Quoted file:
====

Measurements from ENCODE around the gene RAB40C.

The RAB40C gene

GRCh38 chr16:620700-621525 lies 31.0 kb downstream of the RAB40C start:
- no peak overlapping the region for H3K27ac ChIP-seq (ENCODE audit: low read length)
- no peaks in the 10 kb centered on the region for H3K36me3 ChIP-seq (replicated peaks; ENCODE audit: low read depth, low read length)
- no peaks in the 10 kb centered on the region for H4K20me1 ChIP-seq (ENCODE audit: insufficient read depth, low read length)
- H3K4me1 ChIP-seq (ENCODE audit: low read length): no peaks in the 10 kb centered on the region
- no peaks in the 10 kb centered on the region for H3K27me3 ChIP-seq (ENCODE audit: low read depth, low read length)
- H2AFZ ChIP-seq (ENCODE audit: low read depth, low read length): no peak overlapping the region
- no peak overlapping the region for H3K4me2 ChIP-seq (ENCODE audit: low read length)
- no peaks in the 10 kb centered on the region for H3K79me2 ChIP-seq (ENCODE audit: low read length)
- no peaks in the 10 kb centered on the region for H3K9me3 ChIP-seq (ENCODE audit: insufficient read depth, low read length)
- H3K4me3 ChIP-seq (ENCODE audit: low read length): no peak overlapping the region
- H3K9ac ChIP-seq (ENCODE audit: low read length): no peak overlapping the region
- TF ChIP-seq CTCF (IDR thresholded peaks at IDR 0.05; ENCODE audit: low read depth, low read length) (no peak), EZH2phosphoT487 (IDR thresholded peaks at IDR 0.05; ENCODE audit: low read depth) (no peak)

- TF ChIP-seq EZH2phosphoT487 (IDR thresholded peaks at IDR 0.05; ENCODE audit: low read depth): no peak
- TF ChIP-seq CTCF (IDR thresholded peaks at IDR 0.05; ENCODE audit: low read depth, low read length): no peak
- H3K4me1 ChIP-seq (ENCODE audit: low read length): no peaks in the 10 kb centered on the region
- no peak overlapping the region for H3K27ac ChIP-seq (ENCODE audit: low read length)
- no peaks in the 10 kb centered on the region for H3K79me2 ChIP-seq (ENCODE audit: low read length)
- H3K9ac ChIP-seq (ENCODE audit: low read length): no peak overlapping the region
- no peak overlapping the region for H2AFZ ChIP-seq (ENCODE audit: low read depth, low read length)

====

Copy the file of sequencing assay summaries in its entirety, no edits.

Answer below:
Measurements from ENCODE around the gene RAB40C.

The RAB40C gene

GRCh38 chr16:620700-621525 lies 31.0 kb downstream of the RAB40C start:
- no peak overlapping the region for H3K27ac ChIP-seq (ENCODE audit: low read length)
- no peaks in the 10 kb centered on the region for H3K36me3 ChIP-seq (replicated peaks; ENCODE audit: low read depth, low read length)
- no peaks in the 10 kb centered on the region for H4K20me1 ChIP-seq (ENCODE audit: insufficient read depth, low read length)
- H3K4me1 ChIP-seq (ENCODE audit: low read length): no peaks in the 10 kb centered on the region
- no peaks in the 10 kb centered on the region for H3K27me3 ChIP-seq (ENCODE audit: low read depth, low read length)
- H2AFZ ChIP-seq (ENCODE audit: low read depth, low read length): no peak overlapping the region
- no peak overlapping the region for H3K4me2 ChIP-seq (ENCODE audit: low read length)
- no peaks in the 10 kb centered on the region for H3K79me2 ChIP-seq (ENCODE audit: low read length)
- no peaks in the 10 kb centered on the region for H3K9me3 ChIP-seq (ENCODE audit: insufficient read depth, low read length)
- H3K4me3 ChIP-seq (ENCODE audit: low read length): no peak overlapping the region
- H3K9ac ChIP-seq (ENCODE audit: low read length): no peak overlapping the region
- TF ChIP-seq CTCF (IDR thresholded peaks at IDR 0.05; ENCODE audit: low read depth, low read length) (no peak), EZH2phosphoT487 (IDR thresholded peaks at IDR 0.05; ENCODE audit: low read depth) (no peak)

- TF ChIP-seq EZH2phosphoT487 (IDR thresholded peaks at IDR 0.05; ENCODE audit: low read depth): no peak
- TF ChIP-seq CTCF (IDR thresholded peaks at IDR 0.05; ENCODE audit: low read depth, low read length): no peak
- H3K4me1 ChIP-seq (ENCODE audit: low read length): no peaks in the 10 kb centered on the region
- no peak overlapping the region for H3K27ac ChIP-seq (ENCODE audit: low read length)
- no peaks in the 10 kb centered on the region for H3K79me2 ChIP-seq (ENCODE audit: low read length)
- H3K9ac ChIP-seq (ENCODE audit: low read length): no peak overlapping the region
- no peak overlapping the region for H2AFZ ChIP-seq (ENCODE audit: low read depth, low read length)